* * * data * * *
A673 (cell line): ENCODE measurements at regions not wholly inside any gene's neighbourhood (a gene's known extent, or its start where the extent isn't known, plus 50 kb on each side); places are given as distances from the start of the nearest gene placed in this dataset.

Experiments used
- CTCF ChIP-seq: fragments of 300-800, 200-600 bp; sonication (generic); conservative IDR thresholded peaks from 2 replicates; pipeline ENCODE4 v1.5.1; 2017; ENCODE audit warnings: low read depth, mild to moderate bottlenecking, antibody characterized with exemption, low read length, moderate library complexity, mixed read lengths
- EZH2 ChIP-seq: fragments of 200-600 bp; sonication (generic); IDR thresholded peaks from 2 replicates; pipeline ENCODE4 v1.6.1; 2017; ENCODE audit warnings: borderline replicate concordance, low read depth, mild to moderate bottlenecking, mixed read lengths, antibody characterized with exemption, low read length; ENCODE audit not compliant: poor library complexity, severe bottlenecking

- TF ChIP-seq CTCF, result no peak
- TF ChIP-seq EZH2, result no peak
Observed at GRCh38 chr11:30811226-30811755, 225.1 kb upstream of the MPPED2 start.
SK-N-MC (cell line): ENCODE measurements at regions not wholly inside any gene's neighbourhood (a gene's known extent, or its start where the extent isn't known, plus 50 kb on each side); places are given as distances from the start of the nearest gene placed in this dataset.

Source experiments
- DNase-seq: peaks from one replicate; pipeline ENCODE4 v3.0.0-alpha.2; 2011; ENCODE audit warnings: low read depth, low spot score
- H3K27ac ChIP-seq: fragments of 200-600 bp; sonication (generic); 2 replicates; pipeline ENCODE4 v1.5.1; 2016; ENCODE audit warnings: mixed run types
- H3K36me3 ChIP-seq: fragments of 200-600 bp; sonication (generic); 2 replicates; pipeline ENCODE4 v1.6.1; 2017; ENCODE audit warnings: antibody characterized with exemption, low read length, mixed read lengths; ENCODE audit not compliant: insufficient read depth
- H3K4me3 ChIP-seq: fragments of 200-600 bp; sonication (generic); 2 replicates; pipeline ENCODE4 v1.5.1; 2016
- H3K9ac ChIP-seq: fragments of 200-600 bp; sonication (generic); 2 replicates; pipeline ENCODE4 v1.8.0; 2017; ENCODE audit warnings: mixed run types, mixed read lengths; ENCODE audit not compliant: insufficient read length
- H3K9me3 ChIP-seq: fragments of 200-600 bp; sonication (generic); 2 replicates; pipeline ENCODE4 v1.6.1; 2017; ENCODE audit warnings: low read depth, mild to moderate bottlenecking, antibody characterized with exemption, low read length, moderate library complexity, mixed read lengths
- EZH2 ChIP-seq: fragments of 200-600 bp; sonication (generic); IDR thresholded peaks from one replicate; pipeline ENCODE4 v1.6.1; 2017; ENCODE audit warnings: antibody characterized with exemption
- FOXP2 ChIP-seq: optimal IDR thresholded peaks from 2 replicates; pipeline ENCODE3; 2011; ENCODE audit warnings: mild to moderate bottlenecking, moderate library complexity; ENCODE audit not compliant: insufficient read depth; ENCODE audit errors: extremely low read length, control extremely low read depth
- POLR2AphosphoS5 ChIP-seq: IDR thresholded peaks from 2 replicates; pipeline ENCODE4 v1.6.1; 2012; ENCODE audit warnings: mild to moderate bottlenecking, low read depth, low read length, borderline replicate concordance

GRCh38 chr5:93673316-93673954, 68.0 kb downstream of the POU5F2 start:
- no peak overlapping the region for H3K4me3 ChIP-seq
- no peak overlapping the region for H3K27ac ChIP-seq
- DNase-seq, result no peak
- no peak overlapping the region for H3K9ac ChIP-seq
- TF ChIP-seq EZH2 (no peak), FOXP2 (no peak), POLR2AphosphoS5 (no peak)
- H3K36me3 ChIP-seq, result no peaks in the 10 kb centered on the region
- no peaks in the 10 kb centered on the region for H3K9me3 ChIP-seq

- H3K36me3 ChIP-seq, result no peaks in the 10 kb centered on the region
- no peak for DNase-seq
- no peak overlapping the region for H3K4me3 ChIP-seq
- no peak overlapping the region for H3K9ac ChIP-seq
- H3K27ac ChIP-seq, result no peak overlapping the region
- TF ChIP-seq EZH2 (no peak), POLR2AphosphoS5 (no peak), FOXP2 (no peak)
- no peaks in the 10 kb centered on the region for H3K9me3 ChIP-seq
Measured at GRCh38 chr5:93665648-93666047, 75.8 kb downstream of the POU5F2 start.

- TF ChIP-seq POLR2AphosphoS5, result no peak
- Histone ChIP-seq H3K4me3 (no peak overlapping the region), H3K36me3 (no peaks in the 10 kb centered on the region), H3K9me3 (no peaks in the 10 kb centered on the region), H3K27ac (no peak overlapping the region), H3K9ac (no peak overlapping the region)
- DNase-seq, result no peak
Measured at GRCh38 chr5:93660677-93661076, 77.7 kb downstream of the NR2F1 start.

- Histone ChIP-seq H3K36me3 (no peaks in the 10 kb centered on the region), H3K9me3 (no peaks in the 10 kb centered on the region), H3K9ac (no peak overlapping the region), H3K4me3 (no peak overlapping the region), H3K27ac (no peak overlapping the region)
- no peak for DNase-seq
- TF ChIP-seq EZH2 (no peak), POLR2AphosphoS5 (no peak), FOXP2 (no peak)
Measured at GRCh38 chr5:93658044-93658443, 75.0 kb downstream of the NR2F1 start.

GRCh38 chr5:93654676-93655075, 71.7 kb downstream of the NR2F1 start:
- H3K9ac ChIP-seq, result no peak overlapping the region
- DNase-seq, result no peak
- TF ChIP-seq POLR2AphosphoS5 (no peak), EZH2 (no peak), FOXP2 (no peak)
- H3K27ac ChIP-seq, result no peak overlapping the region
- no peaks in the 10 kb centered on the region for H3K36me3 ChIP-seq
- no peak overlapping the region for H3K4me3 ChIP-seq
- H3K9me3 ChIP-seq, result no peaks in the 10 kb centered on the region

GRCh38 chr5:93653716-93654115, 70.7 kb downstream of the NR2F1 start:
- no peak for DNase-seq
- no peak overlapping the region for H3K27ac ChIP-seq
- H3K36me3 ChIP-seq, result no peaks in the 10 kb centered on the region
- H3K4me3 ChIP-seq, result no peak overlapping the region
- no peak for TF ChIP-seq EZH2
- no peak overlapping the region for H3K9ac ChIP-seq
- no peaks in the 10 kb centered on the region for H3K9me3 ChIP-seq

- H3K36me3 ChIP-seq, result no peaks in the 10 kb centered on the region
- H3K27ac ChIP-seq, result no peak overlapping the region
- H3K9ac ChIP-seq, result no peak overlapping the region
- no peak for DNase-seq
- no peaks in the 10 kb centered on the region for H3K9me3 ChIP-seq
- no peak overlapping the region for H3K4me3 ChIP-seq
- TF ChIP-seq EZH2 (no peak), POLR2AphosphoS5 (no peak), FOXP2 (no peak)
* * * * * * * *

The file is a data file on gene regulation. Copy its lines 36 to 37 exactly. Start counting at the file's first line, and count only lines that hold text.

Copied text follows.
- Histone ChIP-seq H3K4me3 (no peak overlapping the region), H3K36me3 (no peaks in the 10 kb centered on the region), H3K9me3 (no peaks in the 10 kb centered on the region), H3K27ac (no peak overlapping the region), H3K9ac (no peak overlapping the region)
- DNase-seq, result no peak